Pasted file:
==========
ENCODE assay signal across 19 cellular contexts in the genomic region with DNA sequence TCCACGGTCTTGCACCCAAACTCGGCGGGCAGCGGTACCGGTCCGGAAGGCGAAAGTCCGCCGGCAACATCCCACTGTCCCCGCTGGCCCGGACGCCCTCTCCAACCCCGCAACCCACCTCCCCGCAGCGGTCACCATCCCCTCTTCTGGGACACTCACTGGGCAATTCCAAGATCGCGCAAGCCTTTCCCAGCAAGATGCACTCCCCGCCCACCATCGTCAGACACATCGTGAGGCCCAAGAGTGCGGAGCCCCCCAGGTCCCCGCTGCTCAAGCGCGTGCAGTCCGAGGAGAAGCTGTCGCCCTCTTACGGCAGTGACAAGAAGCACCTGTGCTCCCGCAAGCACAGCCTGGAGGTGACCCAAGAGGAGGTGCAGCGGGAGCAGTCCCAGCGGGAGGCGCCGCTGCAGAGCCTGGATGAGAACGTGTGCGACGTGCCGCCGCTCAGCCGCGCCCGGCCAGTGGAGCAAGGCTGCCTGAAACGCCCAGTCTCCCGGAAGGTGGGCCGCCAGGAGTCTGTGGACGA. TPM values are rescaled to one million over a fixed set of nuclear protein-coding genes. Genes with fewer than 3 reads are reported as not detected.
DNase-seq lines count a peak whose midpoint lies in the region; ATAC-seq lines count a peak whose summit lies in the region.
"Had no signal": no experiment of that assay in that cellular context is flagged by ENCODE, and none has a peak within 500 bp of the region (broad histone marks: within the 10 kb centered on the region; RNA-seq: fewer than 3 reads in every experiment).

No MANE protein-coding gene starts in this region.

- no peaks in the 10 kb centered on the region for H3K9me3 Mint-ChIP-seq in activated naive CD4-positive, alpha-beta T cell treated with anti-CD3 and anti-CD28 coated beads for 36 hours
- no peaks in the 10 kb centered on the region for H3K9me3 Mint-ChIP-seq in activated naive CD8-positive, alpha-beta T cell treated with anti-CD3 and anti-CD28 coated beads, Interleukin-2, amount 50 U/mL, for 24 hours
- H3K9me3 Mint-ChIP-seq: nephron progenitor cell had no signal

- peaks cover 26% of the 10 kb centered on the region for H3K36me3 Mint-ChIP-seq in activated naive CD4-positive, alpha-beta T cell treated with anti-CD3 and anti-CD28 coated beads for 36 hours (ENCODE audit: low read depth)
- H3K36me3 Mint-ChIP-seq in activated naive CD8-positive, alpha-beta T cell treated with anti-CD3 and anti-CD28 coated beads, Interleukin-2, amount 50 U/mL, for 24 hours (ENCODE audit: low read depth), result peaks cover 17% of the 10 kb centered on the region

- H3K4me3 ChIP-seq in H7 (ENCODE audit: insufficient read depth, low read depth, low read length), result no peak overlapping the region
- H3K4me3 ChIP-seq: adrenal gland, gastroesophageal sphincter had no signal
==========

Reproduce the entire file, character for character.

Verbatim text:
ENCODE assay signal across 19 cellular contexts in the genomic region with DNA sequence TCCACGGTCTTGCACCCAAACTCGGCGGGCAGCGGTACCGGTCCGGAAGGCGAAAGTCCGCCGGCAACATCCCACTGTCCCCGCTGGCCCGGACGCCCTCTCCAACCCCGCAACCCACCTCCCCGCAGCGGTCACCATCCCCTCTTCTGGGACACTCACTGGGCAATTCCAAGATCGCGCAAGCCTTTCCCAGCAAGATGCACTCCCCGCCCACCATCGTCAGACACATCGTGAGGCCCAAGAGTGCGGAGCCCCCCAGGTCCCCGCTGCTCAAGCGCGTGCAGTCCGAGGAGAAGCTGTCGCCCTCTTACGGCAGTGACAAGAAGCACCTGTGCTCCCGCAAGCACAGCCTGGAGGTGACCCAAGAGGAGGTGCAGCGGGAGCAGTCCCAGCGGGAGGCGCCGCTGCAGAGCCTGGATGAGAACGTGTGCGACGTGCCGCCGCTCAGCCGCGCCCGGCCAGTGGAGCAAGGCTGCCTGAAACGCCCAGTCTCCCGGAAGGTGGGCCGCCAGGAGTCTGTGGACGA. TPM values are rescaled to one million over a fixed set of nuclear protein-coding genes. Genes with fewer than 3 reads are reported as not detected.
DNase-seq lines count a peak whose midpoint lies in the region; ATAC-seq lines count a peak whose summit lies in the region.
"Had no signal": no experiment of that assay in that cellular context is flagged by ENCODE, and none has a peak within 500 bp of the region (broad histone marks: within the 10 kb centered on the region; RNA-seq: fewer than 3 reads in every experiment).

No MANE protein-coding gene starts in this region.

- no peaks in the 10 kb centered on the region for H3K9me3 Mint-ChIP-seq in activated naive CD4-positive, alpha-beta T cell treated with anti-CD3 and anti-CD28 coated beads for 36 hours
- no peaks in the 10 kb centered on the region for H3K9me3 Mint-ChIP-seq in activated naive CD8-positive, alpha-beta T cell treated with anti-CD3 and anti-CD28 coated beads, Interleukin-2, amount 50 U/mL, for 24 hours
- H3K9me3 Mint-ChIP-seq: nephron progenitor cell had no signal

- peaks cover 26% of the 10 kb centered on the region for H3K36me3 Mint-ChIP-seq in activated naive CD4-positive, alpha-beta T cell treated with anti-CD3 and anti-CD28 coated beads for 36 hours (ENCODE audit: low read depth)
- H3K36me3 Mint-ChIP-seq in activated naive CD8-positive, alpha-beta T cell treated with anti-CD3 and anti-CD28 coated beads, Interleukin-2, amount 50 U/mL, for 24 hours (ENCODE audit: low read depth), result peaks cover 17% of the 10 kb centered on the region

- H3K4me3 ChIP-seq in H7 (ENCODE audit: insufficient read depth, low read depth, low read length), result no peak overlapping the region
- H3K4me3 ChIP-seq: adrenal gland, gastroesophageal sphincter had no signal